but the constant failures and shifting of interests presents to the reader the

opportunity to question Jose Arcadio Buendia?s capabilities. The sanity of Jose

Arcadio Buendia is even questioned by Ursula, ?If you have to go crazy, please

go crazy all by yourself!? (Pg. 5) Thus the foreshadowing of Jose Arcadio

Buendia?s downfall is established and proven when he loses all sanity and speaks

a ?devilish? language. ?Ten men were needed to get him down, fourteen to tie him

up, twenty to drag him to the chestnut tree in the courtyard, where they left

him tied up, barking in the strange language.? (Pg. 81) This suggests the reader

to believe that Jose Arcadio Buendia?s psychological makeup, although extremely,

maybe overly, dedicated, has numerous flowing ideas to improve society, but his

inability to sort out reality from magic hinders him from any success at all.

This is further supported when Jose Arcadio Buendia, although possessing a

compass, sextant, and map and fully knowledgeable on their functions, gets lost

in nature. Marquez is revealing Jose Arcadio Buendia?s psyche as having an

imagination too far ahead of his current business and unable to concentrate his

talents to form a purposeful outcome.

This scattering of concentration results in an effect and distortion of reality

in a manner that the reader can interpret this distortion as Marquez?s magical

realism or just a figment of the character?s imaginations. ?The pot was firmly

placed in the center of the table, but just as soon as the child made his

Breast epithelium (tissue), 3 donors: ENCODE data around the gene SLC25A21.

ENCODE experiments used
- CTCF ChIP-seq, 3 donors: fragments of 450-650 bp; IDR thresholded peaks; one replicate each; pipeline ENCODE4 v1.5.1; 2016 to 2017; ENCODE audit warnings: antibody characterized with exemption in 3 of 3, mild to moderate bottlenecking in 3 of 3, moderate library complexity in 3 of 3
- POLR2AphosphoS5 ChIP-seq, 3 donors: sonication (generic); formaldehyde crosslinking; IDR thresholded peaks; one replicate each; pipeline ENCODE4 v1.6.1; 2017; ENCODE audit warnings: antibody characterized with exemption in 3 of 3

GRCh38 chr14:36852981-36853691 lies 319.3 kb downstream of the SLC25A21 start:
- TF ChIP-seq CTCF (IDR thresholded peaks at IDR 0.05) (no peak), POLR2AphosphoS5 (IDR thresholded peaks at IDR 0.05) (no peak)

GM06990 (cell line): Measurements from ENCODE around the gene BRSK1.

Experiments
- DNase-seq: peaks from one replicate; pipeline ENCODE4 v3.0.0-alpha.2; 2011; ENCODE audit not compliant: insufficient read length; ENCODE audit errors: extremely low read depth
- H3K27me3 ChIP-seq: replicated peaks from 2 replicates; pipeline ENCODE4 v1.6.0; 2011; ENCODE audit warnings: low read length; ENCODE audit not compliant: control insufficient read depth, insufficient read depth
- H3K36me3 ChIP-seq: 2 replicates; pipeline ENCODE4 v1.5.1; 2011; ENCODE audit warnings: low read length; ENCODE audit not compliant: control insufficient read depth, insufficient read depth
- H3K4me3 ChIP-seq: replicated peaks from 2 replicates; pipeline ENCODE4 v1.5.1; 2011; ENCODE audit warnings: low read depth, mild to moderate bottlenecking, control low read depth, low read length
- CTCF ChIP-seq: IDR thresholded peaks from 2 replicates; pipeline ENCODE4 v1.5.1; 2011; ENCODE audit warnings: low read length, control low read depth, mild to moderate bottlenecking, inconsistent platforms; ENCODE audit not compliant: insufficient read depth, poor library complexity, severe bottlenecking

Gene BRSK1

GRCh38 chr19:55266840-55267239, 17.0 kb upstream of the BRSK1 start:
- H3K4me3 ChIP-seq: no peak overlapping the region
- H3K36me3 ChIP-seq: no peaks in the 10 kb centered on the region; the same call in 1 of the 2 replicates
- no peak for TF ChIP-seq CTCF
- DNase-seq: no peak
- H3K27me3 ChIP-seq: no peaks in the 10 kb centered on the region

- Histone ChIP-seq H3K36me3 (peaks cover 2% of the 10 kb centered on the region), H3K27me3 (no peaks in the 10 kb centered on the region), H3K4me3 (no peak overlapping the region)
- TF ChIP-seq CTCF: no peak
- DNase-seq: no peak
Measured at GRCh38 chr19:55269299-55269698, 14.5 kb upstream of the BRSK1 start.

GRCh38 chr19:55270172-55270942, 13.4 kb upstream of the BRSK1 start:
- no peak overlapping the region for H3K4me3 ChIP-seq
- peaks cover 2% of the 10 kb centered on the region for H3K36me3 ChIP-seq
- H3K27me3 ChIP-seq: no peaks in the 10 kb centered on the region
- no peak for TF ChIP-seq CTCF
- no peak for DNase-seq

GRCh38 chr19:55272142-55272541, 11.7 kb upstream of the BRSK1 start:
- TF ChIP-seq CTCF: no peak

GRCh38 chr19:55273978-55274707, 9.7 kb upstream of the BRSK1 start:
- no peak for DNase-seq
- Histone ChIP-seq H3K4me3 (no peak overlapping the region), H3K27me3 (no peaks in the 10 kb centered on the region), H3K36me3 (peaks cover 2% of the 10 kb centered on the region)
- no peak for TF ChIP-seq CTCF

announcement, it began an unmistakable movement toward the edge, as if impelled

by some inner dynamism, and it fell and broke on the floor.? (pg. 15) This, to

the reader, obviously is a representation of one of the magical realism evident

throughout the whole book. Nevertheless, Ursula?s perception of the incident

caused her fright however, Jose Arcadio Buendia merely deduced it as a natural

phenomenon. ?Ursula, alarmed, told her husband about the episode, but he

interpreted it as a natural phenomenon.? (Pg.15) We can see here how the

different perspective of each character in One Hundred Years of Solitude can

affect the interpretation of an event. ?That was the way he always was, alien to

the existence of his sons, partly because he considered childhood as a period of

mental insufficiency, and partly because he was always too absorbed in his

fantastic speculations.? (Pg. 15-16) This further provides us evidence on how

the psychological makeup of Jose Arcadio Buendia of over dedication allows him

to overlook concerns for his own family and duties. As Marquez progresses to

exploit Jose Arcadio Buendia?s weakness of divided attention and the

disappointment of failure throughout all his ventures, the reader can witness

more and more his distortion of reality, until finally his complete downfall to

insanity. ?but suddenly I realized that it?s still Monday, like yesterday. Look

at the sky, look at the walls, look at the begonias. Today is Monday too.? (Pg.

80) ?Then he grabbed the bar from a door and with the savage violence of his

uncommon strength he smashed to dust the equipment in the alchemy laboratory,

the daguerreotype room, the silver workshop, shouting like a man possessed in

some high-sounding and fluent but completely incomprehensible language.? (Pg.